Among the prevailing civic religions currently animating American political life, perhaps none is as long-lived as that of unfettered capitalism. A bit long in the tooth compared to its heyday during the Reagan years, the notion that government is the enemy of both individual liberty and economic freedom nevertheless remains a firmly established part of our mythology.
So it was with some surprise and pleasure that I read Paul Starr’s “The Creation of the Media: Political Origins of Modern Communications,” his 2004 book on why American media have, for better or worse, come to dominate the world. Because Starr – a Princeton University scholar who is co-editor of the American Prospect – argues persuasively that the US culture industry is such a success story not because of unfettered capitalism, but because of traditional liberalism.
By traditional liberalism, I mean not the laissez-faire liberalism of the 19th century, nor the pseudo-socialism with which liberalism is too often confused today. Rather, I’m talking about the political philosophy that prevailed for much of the 20th century, and especially between the presidencies of Franklin Roosevelt and Lyndon Johnson – that is, the belief in a mixed economy of capitalism and regulation, enhanced with some intelligent government policies about how best to improve society.
The phrase that Starr uses over and over again is “constitutive choices” – decisions made at an early point that have had far-reaching consequences over time. For instance, Starr explains the rise of the American newspaper industry, and its eventual dominance over the British, Canadian and European press, as the result of a number of conscious and semi-conscious decisions. To wit:
– In other Western societies, government has taxed the press. By contrast, from the time of the rebellion against the Stamp Act of 1765, the US government has not only not taxed the press, but it has also provided various tax incentives.
– A cheap, professional and reliable US Post Office, with special rates for newspapers, led to an inexpensive, extensive distribution network.
– Universal education, for the masses as well as for the elite, created an involved citizenry eager for the news provided by the early media.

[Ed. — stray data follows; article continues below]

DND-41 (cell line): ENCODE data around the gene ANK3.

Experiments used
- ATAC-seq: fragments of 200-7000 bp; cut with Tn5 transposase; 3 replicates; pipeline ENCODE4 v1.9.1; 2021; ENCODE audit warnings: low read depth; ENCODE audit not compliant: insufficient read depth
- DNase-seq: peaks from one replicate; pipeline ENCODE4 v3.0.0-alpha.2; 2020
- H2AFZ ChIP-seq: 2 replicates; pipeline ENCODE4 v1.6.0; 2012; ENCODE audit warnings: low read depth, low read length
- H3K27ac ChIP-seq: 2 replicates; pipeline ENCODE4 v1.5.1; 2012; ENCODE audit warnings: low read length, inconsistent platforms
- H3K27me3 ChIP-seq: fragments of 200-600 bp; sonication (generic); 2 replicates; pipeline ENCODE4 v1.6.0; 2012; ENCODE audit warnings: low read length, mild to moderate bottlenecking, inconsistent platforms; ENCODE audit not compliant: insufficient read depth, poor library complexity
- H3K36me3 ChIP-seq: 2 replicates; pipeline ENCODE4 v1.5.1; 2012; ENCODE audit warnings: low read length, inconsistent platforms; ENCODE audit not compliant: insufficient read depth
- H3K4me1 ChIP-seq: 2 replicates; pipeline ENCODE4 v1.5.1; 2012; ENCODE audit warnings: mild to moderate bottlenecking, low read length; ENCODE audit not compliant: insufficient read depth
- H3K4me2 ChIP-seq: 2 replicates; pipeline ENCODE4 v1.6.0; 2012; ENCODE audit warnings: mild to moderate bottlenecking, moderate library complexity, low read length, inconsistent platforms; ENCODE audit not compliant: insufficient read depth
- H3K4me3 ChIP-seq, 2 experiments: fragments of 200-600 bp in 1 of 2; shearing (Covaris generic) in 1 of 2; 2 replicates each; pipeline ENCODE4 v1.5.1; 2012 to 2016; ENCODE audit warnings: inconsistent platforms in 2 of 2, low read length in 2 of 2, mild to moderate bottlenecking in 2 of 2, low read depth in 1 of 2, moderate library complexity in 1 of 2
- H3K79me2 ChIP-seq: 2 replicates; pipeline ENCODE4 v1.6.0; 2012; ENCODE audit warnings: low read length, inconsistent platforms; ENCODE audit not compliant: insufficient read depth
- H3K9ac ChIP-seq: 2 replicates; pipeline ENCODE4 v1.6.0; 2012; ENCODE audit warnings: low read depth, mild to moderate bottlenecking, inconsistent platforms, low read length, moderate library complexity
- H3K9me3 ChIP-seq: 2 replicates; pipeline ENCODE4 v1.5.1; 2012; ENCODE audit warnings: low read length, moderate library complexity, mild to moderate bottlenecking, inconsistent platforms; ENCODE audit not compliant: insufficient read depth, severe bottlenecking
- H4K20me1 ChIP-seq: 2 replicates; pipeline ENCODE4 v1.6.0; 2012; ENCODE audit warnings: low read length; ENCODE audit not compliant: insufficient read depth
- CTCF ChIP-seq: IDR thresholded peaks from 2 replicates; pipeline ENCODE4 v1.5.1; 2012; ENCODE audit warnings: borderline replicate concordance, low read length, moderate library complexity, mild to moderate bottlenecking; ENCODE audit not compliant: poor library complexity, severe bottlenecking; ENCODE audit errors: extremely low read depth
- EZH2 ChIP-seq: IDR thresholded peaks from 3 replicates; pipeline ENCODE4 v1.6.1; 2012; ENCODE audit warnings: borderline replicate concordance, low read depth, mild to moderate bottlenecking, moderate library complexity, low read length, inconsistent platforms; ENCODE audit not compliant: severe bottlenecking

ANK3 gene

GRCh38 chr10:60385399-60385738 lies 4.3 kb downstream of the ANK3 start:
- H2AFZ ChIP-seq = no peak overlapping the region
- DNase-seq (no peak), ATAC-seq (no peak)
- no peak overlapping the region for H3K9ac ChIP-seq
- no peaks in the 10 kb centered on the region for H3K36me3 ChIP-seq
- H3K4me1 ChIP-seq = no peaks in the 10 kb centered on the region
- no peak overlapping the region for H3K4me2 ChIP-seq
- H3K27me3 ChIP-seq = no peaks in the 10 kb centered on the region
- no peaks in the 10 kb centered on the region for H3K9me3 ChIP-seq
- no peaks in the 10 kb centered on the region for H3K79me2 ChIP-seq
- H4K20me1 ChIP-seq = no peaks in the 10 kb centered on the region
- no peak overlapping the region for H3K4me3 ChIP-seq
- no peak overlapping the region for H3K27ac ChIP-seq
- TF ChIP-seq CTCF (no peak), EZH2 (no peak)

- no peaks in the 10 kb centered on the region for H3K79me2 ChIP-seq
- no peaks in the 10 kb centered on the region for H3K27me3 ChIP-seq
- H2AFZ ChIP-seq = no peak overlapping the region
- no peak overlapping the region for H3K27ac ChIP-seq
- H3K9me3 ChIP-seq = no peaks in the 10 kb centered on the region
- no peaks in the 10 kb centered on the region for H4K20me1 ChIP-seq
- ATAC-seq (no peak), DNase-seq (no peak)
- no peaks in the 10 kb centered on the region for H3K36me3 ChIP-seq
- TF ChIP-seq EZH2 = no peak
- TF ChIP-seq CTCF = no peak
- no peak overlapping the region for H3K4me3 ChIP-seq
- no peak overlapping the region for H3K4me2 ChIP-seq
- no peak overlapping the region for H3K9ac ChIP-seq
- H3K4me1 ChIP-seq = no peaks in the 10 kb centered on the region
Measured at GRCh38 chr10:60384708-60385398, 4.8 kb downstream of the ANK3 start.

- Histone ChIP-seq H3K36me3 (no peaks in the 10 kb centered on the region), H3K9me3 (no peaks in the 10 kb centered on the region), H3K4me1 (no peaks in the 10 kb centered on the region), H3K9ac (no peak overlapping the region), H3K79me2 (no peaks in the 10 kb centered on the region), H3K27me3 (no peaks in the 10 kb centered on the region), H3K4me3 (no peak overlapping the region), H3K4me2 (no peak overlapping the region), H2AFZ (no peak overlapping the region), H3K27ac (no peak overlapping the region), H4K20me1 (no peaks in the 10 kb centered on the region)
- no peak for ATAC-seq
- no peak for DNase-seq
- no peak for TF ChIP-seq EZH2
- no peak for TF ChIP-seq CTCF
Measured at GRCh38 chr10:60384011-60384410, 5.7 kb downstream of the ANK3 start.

– Government-subsidized roads and canals created additional distribution channels.
Starr offers example after example to bolster his thesis. For instance, magazines, which became the principal organ for investigative reporting in the last quarter of the 19th century, only took off after postal policies were changed to make the business more lucrative. In the early 20th century, the Supreme Court for the first time started putting some teeth into the free-speech guarantees of the First Amendment, thus establishing the Constitution as a countervailing force at a time of rising business and governmental giantism. In the 1920s, then-secretary of commerce Herbert Hoover’s policies paved the way for a privately owned, publicly regulated radio industry, a regime that was later extended to television.
Starr seems troubled by this last development. Although he notes that the US had at least managed to avoid the government monopoly that prevailed in Europe, broadcast regulations – promulgated on the theory that the airwaves are a finite, privately owned resource – have prevented radio and television stations from enjoying the same First Amendment protections as their print counterparts. At the same time, the early bias toward commercial broadcasting (Starr notes that government regulations actually referred to nonprofit stations run by universities, religious groups and the like as “propaganda” stations) prevented the creation of modern public radio until the late 1960s.
In his summing-up, Starr writes:
STARR: The market, even when its products are distasteful, is a continual stimulus to innovation outside the market and in reaction to it. In a dynamic sense, markets in liberal societies enrich the public sphere far more than they impoverish it. If, however, all were left to the market – if government had not promoted communications networks, the press, education, and innovation while attempting to check tendencies toward excessive concentrations of power – the public sphere would be poor indeed. Our public life is a hybrid of capitalism and democracy, and we are better off for it, as long as the democratic side is able to keep the balance.
If that isn’t a good working definition of traditional liberalism, I don’t know what is.
Here, by the way, is an insightful review of “The Creation of the Media” written by James Fallows for the New York Times Book Review.
One obvious question raised by Starr’s book is this: What constitutive choices do we face today that might have long-range effects on the media that will be used by our children and beyond? Certainly the deregulatory stance taken by the FCC in recent years is worth examining, although that’s mainly about managing the death of Old Media.
My candidate for a constitutive choice we’ve got to get right is making sure that the broadband Internet – and its faster and more robust successors – remain wide open. Powerful business interests would love nothing better than to privatize these networks, banning rivals from using or charging them exorbitant rates, and favoring their own content over those of independents.
The organization that’s doing the most to ensure an open Internet is the Center for Digital Democracy, headed by the indefatigable Jeff Chester. Paul Starr has shown how crucial it was in the past to get it right. It’s just as important that we get it right in the future.